Stanford Reverses Plans and Decides to Deliver All Instruction Remotely

IBL News | New York

A dramatic reversal in Stanford University’s reopening.

Stanford University reported yesterday that it altered its plans announced in June for graduate education during the autumn quarter and that it won’t be bringing students back for on-campus learning, due to the increased spread of COVID-19. (There have now been nearly 600,000 COVID-19 cases and more than 10,000 deaths in California, and much of the state, including the whole Bay Area.)

“We are planning for almost all undergraduate instruction to be delivered remotely during the autumn quarter, with very limited in-person offerings,” explained Marc Tessier-Lavigne, President of Stanford, in a letter to the institution community.

“We will continue to offer on-campus housing for those undergraduates who were previously approved to be in residence due to a special circumstance and who continue to wish to be on campus, despite the plan for mostly remote instruction,” he added.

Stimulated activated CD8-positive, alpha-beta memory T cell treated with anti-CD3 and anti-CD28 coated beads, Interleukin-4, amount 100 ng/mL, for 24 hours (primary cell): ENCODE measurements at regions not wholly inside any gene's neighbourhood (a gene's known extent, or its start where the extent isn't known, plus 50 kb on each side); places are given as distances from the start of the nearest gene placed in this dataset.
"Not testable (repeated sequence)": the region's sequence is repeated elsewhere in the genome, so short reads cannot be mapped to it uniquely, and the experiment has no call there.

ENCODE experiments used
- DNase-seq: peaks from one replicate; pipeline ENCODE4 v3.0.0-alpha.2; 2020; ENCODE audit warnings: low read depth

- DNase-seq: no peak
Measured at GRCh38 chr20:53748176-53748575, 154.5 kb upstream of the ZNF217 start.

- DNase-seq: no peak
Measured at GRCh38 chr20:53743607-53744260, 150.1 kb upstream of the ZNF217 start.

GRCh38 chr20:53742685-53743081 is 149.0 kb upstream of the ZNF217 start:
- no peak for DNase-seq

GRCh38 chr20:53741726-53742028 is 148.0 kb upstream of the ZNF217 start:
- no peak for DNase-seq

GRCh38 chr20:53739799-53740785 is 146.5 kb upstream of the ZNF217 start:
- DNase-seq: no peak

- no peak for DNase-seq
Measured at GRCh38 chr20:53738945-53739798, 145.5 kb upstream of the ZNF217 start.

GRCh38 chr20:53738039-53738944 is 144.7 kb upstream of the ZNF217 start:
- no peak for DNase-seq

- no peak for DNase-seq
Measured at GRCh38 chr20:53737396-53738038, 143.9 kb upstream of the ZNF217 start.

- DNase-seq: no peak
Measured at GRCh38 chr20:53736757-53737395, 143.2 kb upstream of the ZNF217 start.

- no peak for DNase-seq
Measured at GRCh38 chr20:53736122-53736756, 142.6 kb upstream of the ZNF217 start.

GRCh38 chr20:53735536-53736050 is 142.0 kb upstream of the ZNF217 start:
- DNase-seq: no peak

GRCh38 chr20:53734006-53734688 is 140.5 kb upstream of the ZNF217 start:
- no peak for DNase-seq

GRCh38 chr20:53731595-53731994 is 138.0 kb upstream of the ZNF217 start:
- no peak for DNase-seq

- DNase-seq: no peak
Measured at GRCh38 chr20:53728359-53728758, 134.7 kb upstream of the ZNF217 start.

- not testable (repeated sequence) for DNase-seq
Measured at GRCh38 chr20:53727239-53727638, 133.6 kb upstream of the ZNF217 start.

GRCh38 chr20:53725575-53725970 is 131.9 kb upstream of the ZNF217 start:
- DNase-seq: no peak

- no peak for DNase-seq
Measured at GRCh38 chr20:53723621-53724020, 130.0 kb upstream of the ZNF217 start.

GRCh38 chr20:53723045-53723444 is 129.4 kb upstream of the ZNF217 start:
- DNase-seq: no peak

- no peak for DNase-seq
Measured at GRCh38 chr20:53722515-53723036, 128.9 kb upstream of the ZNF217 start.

With this announcement, Stanford University joins other major universities who decided to go fully online.

Princeton University, Johns Hopkins University, University of Massachusetts Amherst, Howard University, Loyola University Maryland, and Smith College made a similar decision last week.

Columbia University’s President, Lee C. Bollinger, wrote in a letter that the school has to drastically reduce the number of undergraduate students who can live on-campus to only students who need to for approved personal or academic reasons.

In parallel, Stanford announced this week its decision to postpone sports competition.

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